CLEVELAND -- Before this week, the Kansas City Royals could return to the World Series. Now they should return to the World Series. Before, they might win the title. Now, they'd better win the title.
Those are the noteworthy nuances we're dealing with here, in the wake of the bold bids for Johnny Cueto and Ben Zobrist. When a small-market club sells off a significant section of the farm system for a couple of robust rentals, it has publicly forfeited any "aw shucks, it would be nice to win one" slogan it might have once abided by, and instead embraced the "World Series or bust" feel that, fair or not, will define its identity for the next three months.
To the guys in the Royals' clubhouse, though, the transition is not nearly as significant as it might externally appear.
"We were already confident, as it is," said Lorenzo Cain, Kansas City's would-be American League MVP Award candidate in a world without Mike Trout.
It is increasingly clear that this confidence is the unweighable edge in a game increasingly evaluated statistically.
Here's one such stat: Only five times in the Wild Card era and only twice since 2002 has a team appeared in consecutive Fall Classics. It's that recent history that leads a lot of us to wonder if the Royals can prove their staying power, but Kansas City has already addressed a lot of its perceived issues.
Maybe you, like me, had questions (not doubts, mind you, but questions) about the abilities of Cain, Mike Moustakas and Eric Hosmer to build off their high-profile Octobers and take the next necessary strides in their development. Maybe you, like me, had concerns about the wrist injury that slowed Alex Gordon's spring and now the left groin injury that has stunted his summer. Maybe you, like me, had fears the bullpen would regress enough to become less of a bankable asset. Maybe you, like me, were very much in wait-and-see mode on Edinson Volquez's ability to augment the starting staff and Kendrys Morales' capability of rounding out the lineup.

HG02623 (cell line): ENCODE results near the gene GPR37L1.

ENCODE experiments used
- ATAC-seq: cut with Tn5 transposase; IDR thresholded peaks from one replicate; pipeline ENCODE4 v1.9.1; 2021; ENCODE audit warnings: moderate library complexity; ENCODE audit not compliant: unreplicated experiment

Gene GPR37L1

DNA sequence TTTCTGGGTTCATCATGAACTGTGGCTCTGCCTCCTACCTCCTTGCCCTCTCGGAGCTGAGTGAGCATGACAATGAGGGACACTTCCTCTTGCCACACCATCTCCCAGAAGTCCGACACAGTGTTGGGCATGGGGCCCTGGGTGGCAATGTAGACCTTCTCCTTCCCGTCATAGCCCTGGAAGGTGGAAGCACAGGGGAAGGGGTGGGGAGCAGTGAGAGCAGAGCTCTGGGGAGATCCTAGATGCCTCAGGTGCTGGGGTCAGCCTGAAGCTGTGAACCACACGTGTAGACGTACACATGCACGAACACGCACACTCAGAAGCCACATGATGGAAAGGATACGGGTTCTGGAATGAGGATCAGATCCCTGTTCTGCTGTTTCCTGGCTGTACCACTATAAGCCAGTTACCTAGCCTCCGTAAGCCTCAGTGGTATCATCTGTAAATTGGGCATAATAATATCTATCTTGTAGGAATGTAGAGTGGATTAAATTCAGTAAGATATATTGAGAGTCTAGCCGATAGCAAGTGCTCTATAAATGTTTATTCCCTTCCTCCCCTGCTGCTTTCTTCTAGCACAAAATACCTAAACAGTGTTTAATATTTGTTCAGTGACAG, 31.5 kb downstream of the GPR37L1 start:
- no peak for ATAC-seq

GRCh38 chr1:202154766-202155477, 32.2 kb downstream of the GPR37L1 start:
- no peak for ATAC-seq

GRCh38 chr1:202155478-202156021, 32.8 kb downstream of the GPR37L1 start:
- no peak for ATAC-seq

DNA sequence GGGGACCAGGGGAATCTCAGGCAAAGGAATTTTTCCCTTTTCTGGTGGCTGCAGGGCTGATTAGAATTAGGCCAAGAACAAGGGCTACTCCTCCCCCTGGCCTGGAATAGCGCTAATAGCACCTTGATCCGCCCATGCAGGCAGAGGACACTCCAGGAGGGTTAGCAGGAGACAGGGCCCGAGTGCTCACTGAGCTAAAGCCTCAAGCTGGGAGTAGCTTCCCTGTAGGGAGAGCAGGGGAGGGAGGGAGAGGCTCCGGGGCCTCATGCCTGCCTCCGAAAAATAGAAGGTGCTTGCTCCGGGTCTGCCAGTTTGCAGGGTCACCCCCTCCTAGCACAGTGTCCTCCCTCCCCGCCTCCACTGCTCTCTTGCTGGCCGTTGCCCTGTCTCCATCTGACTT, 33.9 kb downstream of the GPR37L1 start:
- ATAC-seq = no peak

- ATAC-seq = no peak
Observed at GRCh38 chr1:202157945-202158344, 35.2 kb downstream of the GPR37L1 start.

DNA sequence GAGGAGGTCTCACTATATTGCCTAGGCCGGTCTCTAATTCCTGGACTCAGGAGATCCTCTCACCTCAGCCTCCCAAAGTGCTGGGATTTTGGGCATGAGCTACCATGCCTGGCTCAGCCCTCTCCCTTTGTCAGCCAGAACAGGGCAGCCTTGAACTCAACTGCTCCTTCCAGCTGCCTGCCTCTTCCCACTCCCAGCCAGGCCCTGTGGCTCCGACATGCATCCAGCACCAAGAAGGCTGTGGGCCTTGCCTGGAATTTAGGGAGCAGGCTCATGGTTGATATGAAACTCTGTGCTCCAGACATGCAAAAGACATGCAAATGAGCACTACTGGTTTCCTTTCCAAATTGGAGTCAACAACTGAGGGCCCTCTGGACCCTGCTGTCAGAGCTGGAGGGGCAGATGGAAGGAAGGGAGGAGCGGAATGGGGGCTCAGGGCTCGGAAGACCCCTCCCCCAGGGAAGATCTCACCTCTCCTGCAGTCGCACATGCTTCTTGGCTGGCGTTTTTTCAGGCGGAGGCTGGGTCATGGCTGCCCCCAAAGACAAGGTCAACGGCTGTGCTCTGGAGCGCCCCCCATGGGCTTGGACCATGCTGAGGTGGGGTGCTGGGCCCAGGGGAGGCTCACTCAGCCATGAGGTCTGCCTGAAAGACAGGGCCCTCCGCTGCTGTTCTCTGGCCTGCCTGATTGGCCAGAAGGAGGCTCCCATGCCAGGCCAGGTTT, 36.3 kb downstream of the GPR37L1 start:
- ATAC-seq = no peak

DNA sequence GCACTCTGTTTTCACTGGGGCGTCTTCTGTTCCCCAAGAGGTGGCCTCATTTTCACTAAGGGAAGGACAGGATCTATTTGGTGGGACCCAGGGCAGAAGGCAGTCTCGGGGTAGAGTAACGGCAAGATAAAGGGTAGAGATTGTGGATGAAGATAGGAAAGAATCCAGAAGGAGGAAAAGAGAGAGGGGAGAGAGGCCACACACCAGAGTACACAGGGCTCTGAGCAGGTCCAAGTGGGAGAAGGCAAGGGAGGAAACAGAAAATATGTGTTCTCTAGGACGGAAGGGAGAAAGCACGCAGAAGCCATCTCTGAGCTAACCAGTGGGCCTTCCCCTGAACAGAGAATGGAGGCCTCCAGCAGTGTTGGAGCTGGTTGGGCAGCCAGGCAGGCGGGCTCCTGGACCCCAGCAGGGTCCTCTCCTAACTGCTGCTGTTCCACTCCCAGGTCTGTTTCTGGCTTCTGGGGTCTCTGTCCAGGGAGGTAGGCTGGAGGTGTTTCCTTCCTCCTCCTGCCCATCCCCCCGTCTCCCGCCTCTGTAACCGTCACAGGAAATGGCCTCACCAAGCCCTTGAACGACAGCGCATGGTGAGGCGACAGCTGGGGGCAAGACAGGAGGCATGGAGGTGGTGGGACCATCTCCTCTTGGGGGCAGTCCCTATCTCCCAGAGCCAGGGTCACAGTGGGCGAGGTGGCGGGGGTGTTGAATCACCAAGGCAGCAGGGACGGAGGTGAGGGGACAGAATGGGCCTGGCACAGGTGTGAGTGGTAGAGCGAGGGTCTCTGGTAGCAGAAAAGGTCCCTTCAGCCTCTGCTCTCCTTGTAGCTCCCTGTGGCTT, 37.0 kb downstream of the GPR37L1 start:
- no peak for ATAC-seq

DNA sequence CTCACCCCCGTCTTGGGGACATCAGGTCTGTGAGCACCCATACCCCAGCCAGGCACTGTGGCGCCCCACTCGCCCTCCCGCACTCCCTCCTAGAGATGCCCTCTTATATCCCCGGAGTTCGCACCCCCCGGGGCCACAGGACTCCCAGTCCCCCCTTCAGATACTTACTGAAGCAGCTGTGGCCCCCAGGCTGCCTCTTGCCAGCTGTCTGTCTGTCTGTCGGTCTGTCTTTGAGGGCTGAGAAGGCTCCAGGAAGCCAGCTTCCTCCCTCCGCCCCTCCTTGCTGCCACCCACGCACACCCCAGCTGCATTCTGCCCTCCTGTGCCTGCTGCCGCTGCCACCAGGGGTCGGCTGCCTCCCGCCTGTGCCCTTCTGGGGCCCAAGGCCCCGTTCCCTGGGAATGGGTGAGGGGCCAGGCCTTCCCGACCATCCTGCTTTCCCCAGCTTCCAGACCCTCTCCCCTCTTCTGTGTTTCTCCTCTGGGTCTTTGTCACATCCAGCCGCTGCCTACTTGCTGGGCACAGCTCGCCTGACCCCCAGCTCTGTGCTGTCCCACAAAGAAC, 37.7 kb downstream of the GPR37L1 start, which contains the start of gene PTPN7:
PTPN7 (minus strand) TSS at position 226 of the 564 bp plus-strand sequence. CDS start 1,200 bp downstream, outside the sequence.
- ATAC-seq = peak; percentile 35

Well, ultimately, our opinions on the Royals didn't matter anywhere nearly as much as the team's opinion of itself. And now general manager Dayton Moore has made it clear that he thinks enough of the reigning AL champions to go all-in on its ability to win 11 times come October.
That's what you have to respect about Kansas City's week. So often, teams look for reasons not to do something dramatic. Young, controllable assets like a Brandon Finnegan or a Sean Manaea are often seen as the lifeblood of an organization, and teams are understandably hesitant to part with them.
And let's face it: With a comfortable cushion in an AL Central that has been weaker than anticipated and with the AL field, in general, profiling as watered-down, it would have been easy for this front office and this ownership to settle for some filler or simply stand pat, all while leaving the payroll at its already franchise-record level.
But Moore was emboldened enough by the unique window of opportunity the Royals have created for themselves to do what he's done here in the lead-up to Friday's non-waiver Trade Deadline.